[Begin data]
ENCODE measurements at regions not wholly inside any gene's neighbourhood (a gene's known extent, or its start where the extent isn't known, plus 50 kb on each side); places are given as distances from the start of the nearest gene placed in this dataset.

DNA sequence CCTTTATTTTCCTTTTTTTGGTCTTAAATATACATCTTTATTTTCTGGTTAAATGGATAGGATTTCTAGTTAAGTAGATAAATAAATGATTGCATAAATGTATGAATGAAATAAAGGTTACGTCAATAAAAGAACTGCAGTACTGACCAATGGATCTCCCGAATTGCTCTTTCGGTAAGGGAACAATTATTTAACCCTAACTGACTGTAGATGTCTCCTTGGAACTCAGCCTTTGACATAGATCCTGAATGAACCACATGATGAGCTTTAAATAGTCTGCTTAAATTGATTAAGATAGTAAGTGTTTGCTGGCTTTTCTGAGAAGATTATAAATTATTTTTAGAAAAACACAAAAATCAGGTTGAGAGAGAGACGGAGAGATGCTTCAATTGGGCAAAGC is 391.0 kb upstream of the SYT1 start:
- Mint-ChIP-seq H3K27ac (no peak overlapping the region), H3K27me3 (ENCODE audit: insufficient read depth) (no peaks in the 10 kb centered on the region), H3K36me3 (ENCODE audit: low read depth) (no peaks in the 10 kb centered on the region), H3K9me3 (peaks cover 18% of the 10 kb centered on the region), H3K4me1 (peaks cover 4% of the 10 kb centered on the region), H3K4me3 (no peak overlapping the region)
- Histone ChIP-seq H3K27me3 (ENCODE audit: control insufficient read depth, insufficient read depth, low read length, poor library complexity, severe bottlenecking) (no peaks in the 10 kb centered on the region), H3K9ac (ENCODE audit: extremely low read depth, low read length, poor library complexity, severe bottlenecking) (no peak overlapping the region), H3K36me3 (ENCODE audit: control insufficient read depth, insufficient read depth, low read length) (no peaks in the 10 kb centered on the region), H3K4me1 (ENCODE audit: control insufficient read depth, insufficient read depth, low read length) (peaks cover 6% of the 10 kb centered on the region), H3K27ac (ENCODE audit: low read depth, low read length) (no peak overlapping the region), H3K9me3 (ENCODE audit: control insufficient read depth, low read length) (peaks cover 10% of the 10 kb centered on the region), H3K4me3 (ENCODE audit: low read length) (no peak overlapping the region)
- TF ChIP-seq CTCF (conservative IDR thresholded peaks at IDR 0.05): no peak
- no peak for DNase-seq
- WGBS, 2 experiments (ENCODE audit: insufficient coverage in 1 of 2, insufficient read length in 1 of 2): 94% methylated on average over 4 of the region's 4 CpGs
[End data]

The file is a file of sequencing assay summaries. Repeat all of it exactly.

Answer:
ENCODE measurements at regions not wholly inside any gene's neighbourhood (a gene's known extent, or its start where the extent isn't known, plus 50 kb on each side); places are given as distances from the start of the nearest gene placed in this dataset.

DNA sequence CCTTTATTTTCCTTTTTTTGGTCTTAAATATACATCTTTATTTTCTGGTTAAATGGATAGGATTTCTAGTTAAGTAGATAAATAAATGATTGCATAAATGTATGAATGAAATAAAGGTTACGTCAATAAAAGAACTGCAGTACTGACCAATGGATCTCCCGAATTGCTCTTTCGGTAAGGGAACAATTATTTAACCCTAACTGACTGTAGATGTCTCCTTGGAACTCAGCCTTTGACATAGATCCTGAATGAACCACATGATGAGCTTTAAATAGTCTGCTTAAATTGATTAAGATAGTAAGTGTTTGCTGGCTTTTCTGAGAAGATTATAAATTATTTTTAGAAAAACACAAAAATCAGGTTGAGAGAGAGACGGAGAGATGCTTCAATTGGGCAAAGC is 391.0 kb upstream of the SYT1 start:
- Mint-ChIP-seq H3K27ac (no peak overlapping the region), H3K27me3 (ENCODE audit: insufficient read depth) (no peaks in the 10 kb centered on the region), H3K36me3 (ENCODE audit: low read depth) (no peaks in the 10 kb centered on the region), H3K9me3 (peaks cover 18% of the 10 kb centered on the region), H3K4me1 (peaks cover 4% of the 10 kb centered on the region), H3K4me3 (no peak overlapping the region)
- Histone ChIP-seq H3K27me3 (ENCODE audit: control insufficient read depth, insufficient read depth, low read length, poor library complexity, severe bottlenecking) (no peaks in the 10 kb centered on the region), H3K9ac (ENCODE audit: extremely low read depth, low read length, poor library complexity, severe bottlenecking) (no peak overlapping the region), H3K36me3 (ENCODE audit: control insufficient read depth, insufficient read depth, low read length) (no peaks in the 10 kb centered on the region), H3K4me1 (ENCODE audit: control insufficient read depth, insufficient read depth, low read length) (peaks cover 6% of the 10 kb centered on the region), H3K27ac (ENCODE audit: low read depth, low read length) (no peak overlapping the region), H3K9me3 (ENCODE audit: control insufficient read depth, low read length) (peaks cover 10% of the 10 kb centered on the region), H3K4me3 (ENCODE audit: low read length) (no peak overlapping the region)
- TF ChIP-seq CTCF (conservative IDR thresholded peaks at IDR 0.05): no peak
- no peak for DNase-seq
- WGBS, 2 experiments (ENCODE audit: insufficient coverage in 1 of 2, insufficient read length in 1 of 2): 94% methylated on average over 4 of the region's 4 CpGs